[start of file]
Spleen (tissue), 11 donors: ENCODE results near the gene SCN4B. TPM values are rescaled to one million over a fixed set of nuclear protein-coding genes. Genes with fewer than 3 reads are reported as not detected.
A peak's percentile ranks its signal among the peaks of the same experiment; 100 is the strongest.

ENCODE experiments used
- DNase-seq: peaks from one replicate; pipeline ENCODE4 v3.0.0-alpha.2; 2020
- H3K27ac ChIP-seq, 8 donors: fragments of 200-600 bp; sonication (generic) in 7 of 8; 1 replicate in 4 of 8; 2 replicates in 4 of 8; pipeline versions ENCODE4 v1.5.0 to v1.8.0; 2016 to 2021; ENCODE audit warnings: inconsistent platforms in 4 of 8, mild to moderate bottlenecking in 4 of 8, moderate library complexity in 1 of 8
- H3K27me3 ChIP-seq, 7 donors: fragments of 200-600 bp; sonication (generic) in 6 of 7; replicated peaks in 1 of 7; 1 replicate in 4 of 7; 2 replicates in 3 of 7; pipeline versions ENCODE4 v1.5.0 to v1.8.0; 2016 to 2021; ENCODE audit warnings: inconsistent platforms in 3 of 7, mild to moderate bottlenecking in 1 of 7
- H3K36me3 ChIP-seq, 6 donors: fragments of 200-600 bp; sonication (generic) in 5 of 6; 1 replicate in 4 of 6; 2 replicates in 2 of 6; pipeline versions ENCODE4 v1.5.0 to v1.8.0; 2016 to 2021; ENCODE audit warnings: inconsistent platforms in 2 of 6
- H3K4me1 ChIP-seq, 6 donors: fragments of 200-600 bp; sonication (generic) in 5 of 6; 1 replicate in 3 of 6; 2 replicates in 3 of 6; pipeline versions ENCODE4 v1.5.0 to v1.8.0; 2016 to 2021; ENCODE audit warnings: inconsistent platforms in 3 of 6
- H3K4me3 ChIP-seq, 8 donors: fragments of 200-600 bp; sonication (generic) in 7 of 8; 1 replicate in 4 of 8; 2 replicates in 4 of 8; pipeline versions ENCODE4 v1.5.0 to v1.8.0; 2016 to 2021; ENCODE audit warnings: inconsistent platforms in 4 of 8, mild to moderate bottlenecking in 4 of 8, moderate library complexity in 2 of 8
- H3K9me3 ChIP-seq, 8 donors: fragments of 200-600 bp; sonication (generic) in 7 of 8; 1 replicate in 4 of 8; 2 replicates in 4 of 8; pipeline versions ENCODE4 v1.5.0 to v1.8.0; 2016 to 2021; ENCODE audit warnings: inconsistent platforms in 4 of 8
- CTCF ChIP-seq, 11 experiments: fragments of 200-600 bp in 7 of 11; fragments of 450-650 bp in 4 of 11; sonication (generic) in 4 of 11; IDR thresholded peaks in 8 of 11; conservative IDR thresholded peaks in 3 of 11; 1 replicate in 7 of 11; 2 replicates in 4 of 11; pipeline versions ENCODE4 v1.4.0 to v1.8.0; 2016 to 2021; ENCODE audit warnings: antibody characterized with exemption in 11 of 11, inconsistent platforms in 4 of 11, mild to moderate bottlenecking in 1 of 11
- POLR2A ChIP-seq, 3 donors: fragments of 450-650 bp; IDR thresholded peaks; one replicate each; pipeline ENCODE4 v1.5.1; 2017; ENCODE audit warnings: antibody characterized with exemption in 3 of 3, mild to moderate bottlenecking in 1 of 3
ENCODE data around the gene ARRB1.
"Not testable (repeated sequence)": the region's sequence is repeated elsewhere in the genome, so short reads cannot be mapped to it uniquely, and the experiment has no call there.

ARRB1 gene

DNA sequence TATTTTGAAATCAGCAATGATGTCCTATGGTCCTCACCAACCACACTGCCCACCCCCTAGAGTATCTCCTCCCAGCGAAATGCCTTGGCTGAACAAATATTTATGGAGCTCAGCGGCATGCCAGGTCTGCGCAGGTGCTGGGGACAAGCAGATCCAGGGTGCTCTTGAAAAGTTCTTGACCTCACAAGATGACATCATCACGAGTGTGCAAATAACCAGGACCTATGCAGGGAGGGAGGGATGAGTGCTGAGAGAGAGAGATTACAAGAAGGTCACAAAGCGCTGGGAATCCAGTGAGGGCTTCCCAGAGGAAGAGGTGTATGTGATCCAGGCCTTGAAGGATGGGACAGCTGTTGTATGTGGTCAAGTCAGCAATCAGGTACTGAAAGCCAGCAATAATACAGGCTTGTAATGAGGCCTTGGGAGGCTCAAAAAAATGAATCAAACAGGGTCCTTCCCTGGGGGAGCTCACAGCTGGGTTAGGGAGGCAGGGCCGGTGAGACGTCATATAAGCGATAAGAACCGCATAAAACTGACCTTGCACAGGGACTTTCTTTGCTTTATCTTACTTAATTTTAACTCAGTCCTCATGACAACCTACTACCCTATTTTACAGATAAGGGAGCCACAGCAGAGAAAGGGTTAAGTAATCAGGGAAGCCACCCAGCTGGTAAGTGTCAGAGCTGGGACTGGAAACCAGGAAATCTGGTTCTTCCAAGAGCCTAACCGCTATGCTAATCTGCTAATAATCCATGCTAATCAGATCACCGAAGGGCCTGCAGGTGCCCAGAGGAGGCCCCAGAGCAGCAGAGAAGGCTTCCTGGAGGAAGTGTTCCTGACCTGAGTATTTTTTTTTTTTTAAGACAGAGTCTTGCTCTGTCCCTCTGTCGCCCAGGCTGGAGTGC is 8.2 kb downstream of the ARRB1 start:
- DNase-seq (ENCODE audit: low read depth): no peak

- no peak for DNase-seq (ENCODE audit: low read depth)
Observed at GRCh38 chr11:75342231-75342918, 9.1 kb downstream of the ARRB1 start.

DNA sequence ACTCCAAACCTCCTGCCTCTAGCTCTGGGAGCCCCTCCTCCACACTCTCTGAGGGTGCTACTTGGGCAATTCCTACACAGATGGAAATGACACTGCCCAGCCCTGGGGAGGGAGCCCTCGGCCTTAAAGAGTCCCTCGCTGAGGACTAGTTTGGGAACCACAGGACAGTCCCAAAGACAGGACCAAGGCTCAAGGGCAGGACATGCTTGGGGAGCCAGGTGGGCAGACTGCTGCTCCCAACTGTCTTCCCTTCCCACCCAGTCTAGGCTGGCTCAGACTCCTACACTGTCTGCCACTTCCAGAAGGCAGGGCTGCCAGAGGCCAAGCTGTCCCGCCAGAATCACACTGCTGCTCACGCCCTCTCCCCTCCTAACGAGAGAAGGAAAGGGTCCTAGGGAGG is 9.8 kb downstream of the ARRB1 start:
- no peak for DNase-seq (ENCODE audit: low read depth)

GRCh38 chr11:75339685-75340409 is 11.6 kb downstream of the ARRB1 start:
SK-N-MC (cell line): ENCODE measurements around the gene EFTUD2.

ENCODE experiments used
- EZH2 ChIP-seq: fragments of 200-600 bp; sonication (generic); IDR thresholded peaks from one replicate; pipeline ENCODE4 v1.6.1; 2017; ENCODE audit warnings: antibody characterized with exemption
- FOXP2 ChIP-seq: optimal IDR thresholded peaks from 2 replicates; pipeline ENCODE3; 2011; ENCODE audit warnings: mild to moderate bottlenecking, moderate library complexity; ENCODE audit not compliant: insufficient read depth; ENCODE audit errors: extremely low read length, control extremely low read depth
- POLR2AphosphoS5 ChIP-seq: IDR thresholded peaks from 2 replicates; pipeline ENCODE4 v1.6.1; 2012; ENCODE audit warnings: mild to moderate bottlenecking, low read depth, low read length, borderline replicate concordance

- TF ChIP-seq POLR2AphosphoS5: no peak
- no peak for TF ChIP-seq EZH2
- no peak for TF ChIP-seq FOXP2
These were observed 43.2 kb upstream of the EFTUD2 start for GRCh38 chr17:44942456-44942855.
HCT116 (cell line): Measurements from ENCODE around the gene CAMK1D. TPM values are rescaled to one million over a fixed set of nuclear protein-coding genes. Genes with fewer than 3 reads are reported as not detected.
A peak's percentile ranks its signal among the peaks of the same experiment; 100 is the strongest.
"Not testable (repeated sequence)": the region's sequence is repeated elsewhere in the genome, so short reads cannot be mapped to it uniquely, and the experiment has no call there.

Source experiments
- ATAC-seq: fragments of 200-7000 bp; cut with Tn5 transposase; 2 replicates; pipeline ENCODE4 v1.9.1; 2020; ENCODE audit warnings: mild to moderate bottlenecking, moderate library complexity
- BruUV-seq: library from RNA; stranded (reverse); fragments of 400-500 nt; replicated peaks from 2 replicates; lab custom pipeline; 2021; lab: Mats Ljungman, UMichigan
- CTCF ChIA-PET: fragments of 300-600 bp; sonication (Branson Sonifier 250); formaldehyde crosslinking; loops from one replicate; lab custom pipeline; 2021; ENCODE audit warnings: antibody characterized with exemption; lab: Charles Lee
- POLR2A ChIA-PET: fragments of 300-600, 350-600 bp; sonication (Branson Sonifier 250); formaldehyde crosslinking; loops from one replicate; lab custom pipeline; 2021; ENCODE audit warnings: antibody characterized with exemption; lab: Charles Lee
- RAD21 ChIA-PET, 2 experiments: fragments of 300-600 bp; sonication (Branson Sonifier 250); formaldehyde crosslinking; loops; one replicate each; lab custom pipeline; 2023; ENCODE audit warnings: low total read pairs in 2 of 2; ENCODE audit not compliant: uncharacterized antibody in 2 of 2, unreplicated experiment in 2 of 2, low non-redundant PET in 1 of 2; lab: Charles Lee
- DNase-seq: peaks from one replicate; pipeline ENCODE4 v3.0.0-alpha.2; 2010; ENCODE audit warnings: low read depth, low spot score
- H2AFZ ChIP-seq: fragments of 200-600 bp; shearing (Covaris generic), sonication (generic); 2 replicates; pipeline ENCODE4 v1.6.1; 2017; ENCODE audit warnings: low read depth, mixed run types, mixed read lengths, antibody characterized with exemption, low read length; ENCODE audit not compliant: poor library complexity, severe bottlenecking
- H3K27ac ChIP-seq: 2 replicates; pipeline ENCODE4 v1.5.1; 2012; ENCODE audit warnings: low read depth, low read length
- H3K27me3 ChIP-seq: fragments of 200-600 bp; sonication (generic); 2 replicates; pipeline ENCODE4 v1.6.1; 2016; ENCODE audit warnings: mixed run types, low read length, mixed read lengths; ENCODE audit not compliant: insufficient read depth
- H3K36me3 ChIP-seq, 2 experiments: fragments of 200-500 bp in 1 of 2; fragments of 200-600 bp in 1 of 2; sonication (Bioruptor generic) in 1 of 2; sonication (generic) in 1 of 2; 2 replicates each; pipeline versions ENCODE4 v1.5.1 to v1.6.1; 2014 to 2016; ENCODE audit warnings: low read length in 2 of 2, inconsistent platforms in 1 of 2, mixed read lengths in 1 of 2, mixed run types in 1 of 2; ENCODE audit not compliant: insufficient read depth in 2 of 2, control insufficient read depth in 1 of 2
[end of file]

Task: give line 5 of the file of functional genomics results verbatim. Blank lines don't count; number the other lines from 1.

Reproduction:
- H3K27ac ChIP-seq, 8 donors: fragments of 200-600 bp; sonication (generic) in 7 of 8; 1 replicate in 4 of 8; 2 replicates in 4 of 8; pipeline versions ENCODE4 v1.5.0 to v1.8.0; 2016 to 2021; ENCODE audit warnings: inconsistent platforms in 4 of 8, mild to moderate bottlenecking in 4 of 8, moderate library complexity in 1 of 8